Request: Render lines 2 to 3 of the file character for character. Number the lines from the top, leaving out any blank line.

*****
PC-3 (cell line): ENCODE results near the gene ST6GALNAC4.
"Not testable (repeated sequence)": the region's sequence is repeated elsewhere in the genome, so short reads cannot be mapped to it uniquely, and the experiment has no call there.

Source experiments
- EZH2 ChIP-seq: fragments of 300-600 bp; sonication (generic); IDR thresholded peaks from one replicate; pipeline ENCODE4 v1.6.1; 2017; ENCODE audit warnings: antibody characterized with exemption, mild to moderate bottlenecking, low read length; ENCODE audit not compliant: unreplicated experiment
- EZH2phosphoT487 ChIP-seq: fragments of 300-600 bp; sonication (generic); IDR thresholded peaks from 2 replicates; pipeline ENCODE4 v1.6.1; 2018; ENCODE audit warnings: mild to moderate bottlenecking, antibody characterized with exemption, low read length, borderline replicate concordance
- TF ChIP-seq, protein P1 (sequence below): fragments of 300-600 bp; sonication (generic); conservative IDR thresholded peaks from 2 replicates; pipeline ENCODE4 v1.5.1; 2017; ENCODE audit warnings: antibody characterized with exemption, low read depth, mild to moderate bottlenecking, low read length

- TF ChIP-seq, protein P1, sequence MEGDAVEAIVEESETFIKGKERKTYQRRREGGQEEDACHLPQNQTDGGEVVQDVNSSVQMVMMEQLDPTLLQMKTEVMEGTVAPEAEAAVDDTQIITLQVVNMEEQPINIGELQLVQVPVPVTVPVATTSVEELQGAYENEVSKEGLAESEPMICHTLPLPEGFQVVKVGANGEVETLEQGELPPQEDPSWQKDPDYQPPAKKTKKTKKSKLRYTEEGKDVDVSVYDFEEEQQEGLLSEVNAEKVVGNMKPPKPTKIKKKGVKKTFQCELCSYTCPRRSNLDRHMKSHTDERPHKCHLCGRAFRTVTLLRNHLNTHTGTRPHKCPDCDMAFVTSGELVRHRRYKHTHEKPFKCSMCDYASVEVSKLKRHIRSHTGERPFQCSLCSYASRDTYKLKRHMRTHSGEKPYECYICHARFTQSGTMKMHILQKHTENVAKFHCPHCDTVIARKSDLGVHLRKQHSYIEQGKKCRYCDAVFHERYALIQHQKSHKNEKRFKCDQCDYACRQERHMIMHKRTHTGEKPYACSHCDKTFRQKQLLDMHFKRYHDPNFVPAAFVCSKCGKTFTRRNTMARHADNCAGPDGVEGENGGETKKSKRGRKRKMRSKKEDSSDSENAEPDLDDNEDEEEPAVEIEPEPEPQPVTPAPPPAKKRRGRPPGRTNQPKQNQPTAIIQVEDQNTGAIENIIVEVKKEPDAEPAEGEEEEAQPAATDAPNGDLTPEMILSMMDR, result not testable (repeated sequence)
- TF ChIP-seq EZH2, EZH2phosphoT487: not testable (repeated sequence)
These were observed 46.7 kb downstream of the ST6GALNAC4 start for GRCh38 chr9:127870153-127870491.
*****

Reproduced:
"Not testable (repeated sequence)": the region's sequence is repeated elsewhere in the genome, so short reads cannot be mapped to it uniquely, and the experiment has no call there.

Source experiments